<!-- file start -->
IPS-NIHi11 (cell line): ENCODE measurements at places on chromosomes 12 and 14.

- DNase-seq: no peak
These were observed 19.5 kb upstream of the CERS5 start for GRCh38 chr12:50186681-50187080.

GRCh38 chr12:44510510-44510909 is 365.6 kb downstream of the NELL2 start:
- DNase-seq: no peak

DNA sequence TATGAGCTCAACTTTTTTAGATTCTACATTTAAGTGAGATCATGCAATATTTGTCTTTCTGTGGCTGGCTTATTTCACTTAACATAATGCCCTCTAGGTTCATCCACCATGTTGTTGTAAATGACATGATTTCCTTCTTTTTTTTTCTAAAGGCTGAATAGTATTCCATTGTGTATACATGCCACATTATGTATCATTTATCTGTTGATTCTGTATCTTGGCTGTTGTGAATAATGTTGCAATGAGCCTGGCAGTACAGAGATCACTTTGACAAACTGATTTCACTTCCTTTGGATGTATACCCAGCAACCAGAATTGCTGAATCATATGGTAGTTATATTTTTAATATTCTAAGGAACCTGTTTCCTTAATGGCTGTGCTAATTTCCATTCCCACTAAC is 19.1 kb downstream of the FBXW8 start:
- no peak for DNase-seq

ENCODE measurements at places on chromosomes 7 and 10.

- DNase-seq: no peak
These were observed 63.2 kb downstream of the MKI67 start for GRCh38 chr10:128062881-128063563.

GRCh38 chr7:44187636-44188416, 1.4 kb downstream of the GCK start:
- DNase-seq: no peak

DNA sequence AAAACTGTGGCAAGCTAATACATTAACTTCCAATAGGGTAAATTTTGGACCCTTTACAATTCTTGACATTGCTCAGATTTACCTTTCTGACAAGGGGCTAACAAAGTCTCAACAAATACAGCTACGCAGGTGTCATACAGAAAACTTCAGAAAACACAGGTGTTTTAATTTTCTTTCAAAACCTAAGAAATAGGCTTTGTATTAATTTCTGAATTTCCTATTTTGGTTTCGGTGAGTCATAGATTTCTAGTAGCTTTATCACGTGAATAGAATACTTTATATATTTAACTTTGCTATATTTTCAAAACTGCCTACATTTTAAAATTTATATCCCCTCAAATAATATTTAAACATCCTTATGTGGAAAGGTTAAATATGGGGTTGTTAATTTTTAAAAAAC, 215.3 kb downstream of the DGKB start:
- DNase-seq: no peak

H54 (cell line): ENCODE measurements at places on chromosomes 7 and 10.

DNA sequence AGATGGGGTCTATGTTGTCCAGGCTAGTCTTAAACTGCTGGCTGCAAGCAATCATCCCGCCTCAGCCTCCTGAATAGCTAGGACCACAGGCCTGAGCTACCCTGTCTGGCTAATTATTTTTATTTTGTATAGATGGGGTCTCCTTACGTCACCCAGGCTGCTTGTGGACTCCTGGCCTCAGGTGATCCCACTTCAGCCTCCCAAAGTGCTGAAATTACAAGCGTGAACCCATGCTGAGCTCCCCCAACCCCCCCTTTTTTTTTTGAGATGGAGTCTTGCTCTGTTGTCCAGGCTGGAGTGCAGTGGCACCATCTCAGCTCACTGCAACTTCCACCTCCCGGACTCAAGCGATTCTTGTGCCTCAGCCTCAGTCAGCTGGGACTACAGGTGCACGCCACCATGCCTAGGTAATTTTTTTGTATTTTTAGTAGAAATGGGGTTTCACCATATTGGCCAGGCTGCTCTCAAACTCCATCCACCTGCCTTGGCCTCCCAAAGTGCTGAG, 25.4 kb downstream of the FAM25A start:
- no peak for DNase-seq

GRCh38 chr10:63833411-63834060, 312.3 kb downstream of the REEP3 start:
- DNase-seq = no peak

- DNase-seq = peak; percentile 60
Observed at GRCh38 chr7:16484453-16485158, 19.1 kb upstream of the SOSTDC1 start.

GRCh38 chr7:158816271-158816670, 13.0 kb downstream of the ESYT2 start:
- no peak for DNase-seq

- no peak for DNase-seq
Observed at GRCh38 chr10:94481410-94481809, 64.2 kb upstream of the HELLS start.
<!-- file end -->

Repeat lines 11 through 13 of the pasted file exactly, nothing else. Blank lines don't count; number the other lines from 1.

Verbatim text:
GRCh38 chr7:44187636-44188416, 1.4 kb downstream of the GCK start:
- DNase-seq: no peak

DNA sequence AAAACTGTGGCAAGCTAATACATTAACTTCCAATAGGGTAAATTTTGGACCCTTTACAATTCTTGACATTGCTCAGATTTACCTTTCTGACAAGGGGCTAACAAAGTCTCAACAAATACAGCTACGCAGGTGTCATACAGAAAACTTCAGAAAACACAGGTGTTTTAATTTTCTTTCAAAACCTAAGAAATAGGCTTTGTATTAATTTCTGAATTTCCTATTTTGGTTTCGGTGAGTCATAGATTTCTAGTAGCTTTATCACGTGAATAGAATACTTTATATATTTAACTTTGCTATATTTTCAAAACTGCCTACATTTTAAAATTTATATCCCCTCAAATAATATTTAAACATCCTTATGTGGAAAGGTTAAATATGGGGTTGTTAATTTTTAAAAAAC, 215.3 kb downstream of the DGKB start: